John Kerry
By Paul Richter contact the reporter

The Obama administration was more successful than many expected in convincing five Arab nations to join its air campaign against the Islamic State militant group in Iraq. Holding the group together for what could be a long campaign, however, is likely to prove challenging.

Saudi Arabia, the United Arab Emirates, Jordan and Bahrain took an active military role in the strikes that began overnight, and Qatar expressed political support without scrambling fighters. The backing was an important political statement, because the Obama administration wanted to avoid accusations that it was again intervening in the Middle East in the face of Arab opposition.

But some of the Arab nations, notably Saudi Arabia and Qatar, have different priorities in the conflict, believing that fighting the Syrian government is more important than the narrow counter-terrorism mission that President Obama has in mind.

As the fight goes on, they are likely to be urging the U.S. to broaden its campaign.

“Having different members of the coalition pulling in different directions could be harmful to the coalition, and it raises the risk that countries like the United States will get in deeper than they wanted,” said Julien Barnes-Dacey of the European Council on Foreign Relations. “Saudi Arabia would like to see the United States escalate this campaign.”

Another potential source of conflict lies in the issue of which groups will take control of the Syrian territory if Islamic State militants can be forced to retreat. Washington is championing the so-called moderate rebel groups, which are weak and disorganized, while some Arab countries would like the more potent groups with Islamist leanings to take control.

“The question is, what’s the right opposition to replace ISIS,” said Dafna Rand, deputy director of studies at the Center for a New American Security, using one of the acronyms for Islamic State. “It could begin to threaten the coalition.”

Another question is whether Turkey will side with the coalition or take a position that might threaten the joint effort. Ankara has stood aside so far, worried about domestic public opinion that opposes military involvement, and concerned about the fate of a group of diplomats who had been hostages of Islamic State.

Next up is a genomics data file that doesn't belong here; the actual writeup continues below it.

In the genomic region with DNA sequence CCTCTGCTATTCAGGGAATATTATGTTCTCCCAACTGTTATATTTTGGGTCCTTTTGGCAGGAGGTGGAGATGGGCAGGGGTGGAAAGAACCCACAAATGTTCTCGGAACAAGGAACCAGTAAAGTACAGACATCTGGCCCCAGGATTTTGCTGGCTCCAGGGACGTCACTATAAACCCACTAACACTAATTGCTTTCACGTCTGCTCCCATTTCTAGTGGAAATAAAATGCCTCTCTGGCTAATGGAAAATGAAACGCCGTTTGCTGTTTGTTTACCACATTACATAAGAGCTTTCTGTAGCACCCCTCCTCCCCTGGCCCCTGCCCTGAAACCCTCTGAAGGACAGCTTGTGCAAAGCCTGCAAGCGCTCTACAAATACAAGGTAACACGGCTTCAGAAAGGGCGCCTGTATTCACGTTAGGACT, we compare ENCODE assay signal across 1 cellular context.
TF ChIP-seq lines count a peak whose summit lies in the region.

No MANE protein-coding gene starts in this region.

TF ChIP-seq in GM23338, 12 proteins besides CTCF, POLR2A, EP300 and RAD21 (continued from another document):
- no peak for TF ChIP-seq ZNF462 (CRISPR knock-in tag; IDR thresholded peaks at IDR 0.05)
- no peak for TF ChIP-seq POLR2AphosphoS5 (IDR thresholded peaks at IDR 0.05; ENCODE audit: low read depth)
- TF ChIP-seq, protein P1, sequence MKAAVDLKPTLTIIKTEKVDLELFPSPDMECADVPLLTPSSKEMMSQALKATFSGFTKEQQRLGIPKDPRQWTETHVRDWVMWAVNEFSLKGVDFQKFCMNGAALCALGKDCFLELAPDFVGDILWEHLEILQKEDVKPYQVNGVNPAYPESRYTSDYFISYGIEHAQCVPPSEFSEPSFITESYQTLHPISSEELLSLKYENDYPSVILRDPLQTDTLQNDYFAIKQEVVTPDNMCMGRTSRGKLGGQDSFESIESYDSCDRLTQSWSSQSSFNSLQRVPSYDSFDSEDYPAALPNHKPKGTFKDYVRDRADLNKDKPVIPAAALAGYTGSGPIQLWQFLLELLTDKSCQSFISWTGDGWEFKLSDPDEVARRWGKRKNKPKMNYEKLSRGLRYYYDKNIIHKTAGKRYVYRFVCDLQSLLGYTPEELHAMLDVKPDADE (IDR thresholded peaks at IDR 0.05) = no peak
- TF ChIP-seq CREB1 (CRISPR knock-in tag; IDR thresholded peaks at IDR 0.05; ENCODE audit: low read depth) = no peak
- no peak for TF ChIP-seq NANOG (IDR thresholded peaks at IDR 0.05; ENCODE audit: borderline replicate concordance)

Those hostages were freed this week, and now all sides are waiting to see what Turkey does next.

Some members of Congress, such as Rep. Chris Van Hollen (D-Md.), expressed frustration Tuesday that Turkey, a NATO ally, was holding back and was even seeking to halt Kurdish fighters opposed to Islamic State from fleeing into Turkey, which fought a long war against home-grown Kurdish rebels.

Neither France nor Britain, which are typically U.S. military partners, joined the new effort. But the British government, which was embarrassed last year when Parliament rejected its proposal to join the U.S. in airstrikes against Syria then under consideration, is signaling that it may increase support for the current campaign, possibly including airstrikes in Iraq, if not in Syria.

Barnes-Dacey predicted that France also would probably move toward a greater role in the anti-militant effort, despite President Francois Hollande’s misgivings that the airstrikes violate Syrian sovereignty.

Russia came out against the U.S.-led campaign as a violation of Syria’s sovereignty, and China may follow suit, in keeping with its traditional position on issues of military intervention.

But Russia’s views may have little impact on world opinion in this fight because Russia has lost ground among Sunni Muslims in the Arab world for siding strongly with Syrian President Bashar Assad, whose Alawite sect is related to Shiite Islam. The Kremlin’s criticism also could be seen as hypocrisy in some capitals in light of Russia’s military intervention in Ukraine.

The impact of players like Russia and China is likely to be “secondary,” said Rand.

Copyright © 2014, Los Angeles Times11:25 a.m.: This post has been updated throughout with new details.

The story was originally posted at 8:25 a.m.